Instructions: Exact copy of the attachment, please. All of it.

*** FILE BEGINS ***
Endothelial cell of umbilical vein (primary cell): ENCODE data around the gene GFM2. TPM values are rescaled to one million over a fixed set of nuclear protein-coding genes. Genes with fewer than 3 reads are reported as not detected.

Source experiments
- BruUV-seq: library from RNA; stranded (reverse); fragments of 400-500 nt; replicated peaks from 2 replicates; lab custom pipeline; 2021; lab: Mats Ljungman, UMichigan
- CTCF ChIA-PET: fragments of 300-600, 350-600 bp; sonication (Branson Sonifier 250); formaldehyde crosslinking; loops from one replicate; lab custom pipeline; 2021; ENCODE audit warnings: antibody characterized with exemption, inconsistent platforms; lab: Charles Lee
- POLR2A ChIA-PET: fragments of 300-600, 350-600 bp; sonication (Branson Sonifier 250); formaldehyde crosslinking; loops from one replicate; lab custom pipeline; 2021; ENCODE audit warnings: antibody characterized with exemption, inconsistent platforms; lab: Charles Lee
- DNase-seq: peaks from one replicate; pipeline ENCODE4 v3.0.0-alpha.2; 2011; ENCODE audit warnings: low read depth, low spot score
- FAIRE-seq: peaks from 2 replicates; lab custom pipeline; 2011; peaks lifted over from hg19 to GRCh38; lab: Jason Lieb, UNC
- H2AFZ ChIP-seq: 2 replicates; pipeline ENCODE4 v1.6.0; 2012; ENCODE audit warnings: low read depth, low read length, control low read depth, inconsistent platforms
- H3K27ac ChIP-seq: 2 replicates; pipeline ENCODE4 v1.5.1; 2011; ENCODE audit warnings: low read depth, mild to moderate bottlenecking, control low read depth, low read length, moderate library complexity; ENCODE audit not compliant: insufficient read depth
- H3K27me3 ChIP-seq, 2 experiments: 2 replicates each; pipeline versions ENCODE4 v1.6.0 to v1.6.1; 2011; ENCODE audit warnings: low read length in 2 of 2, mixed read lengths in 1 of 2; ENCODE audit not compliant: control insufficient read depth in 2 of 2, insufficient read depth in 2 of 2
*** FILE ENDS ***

Endothelial cell of umbilical vein (primary cell): ENCODE data around the gene GFM2. TPM values are rescaled to one million over a fixed set of nuclear protein-coding genes. Genes with fewer than 3 reads are reported as not detected.

Source experiments
- BruUV-seq: library from RNA; stranded (reverse); fragments of 400-500 nt; replicated peaks from 2 replicates; lab custom pipeline; 2021; lab: Mats Ljungman, UMichigan
- CTCF ChIA-PET: fragments of 300-600, 350-600 bp; sonication (Branson Sonifier 250); formaldehyde crosslinking; loops from one replicate; lab custom pipeline; 2021; ENCODE audit warnings: antibody characterized with exemption, inconsistent platforms; lab: Charles Lee
- POLR2A ChIA-PET: fragments of 300-600, 350-600 bp; sonication (Branson Sonifier 250); formaldehyde crosslinking; loops from one replicate; lab custom pipeline; 2021; ENCODE audit warnings: antibody characterized with exemption, inconsistent platforms; lab: Charles Lee
- DNase-seq: peaks from one replicate; pipeline ENCODE4 v3.0.0-alpha.2; 2011; ENCODE audit warnings: low read depth, low spot score
- FAIRE-seq: peaks from 2 replicates; lab custom pipeline; 2011; peaks lifted over from hg19 to GRCh38; lab: Jason Lieb, UNC
- H2AFZ ChIP-seq: 2 replicates; pipeline ENCODE4 v1.6.0; 2012; ENCODE audit warnings: low read depth, low read length, control low read depth, inconsistent platforms
- H3K27ac ChIP-seq: 2 replicates; pipeline ENCODE4 v1.5.1; 2011; ENCODE audit warnings: low read depth, mild to moderate bottlenecking, control low read depth, low read length, moderate library complexity; ENCODE audit not compliant: insufficient read depth
- H3K27me3 ChIP-seq, 2 experiments: 2 replicates each; pipeline versions ENCODE4 v1.6.0 to v1.6.1; 2011; ENCODE audit warnings: low read length in 2 of 2, mixed read lengths in 1 of 2; ENCODE audit not compliant: control insufficient read depth in 2 of 2, insufficient read depth in 2 of 2